Many of us eventually arrive at the decision that we need to incorporate more movement into our lives. What is the most natural next step? Duh, we can just walk more! Right? Well, not exactly. In the last couple of blog posts, we explored how our movement-deprived bodies engage in too much continual hip flexion (from too much chair-sitting) and plantar flexion (from positive toed footwear) and some ways to correct for this. However, even after we have spent some time barefoot at our standing workstations… we still need to take a closer look at walking itself. Most of us are not walking efficiently and the way we walk is contributing to our alignment problems. It’s time to get our bodies walking in a healthier way, with a little help from natural movement specialist Katy Bowman.
We recruit the whole body when we walk: we push off from the foot and ankle, the leg moves back in hip extension, the pelvis rotates, the spine flexes, the arms swing. However, the amount of forward movement per step depends on the distance covered by the active push-off. This is directly related to the range of motion in the hip joint, as push-off is all about hip extension. The hip joint has huge forward propelling capability, but modern humans rarely take advantage of it. Our bodies have adapted so well to sitting in chairs and cars that we can no longer physically perform hip extension as we should.
Our muscles have become shortened in the sitting position, specifically the hip flexors and quads, causing a lack of mobility in the hip joint. As discussed in last week’s post, if the body cannot get mobility out of one joint, it will find it elsewhere. In order to cope, the body finds a way to perform the movement, whether it be twisting at the ankle and toe-walking, excessive bending and lateral movement of the knee, twisting at the hips or hinging at the lower back. It is easy to see how any of these modifications to the way we naturally evolved to walk would cause alignment problems and pain. (My own knee pain a few years ago was caused partly by tight quads, which pulled my knee laterally and out of its groove). So, if our gait is compromised by chronic hip flexion, we need to get some mobility back in our hips before we start increasing our walking.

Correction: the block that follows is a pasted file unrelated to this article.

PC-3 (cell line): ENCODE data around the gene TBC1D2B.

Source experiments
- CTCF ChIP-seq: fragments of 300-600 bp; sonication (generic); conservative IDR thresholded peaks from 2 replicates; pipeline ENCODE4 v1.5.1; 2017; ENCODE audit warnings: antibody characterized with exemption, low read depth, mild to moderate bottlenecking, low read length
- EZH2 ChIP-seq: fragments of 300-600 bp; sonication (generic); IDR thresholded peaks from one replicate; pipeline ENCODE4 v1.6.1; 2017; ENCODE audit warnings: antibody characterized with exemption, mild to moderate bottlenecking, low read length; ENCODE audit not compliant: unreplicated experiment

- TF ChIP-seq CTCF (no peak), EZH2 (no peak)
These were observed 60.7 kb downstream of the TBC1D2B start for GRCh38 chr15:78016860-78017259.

The first step in improving hip extension is to release the muscles that impede the motion: the hip flexors and the quads. Here are some suggestions from Bowman’s book, “Move Your DNA”:
Get in a lunge position on a yoga mat, or something soft to protect your knee (see top image to the left). Make sure that your pelvis is in a neutral position by keeping the pubic bone and your two “hip bones” (the two protruding points in front you can touch when you put your hands on your hips) all in vertical alignment. In other words, don’t tip your pelvis forward when you get into this position, but rather keep it straight so it’s your leg that is bending back at the hip joint, not your spine bending. In the photo, the top pose is correct, the bottom is incorrect for this particular purpose.
Hip Flexor Release:
Lie on your back and prop the bottom half of your pelvis on a yoga block, bolster or pile of blankets. (The lower part of your backside should be on the block and the top half of your backside should tip toward the floor.) If you are using a yoga block, you can use it on the taller side to create more release. Don’t tuck your hips in order to make this happen; allow gravity to do the work for you. It may take a few minutes and multiple sessions to get your pelvis to relax.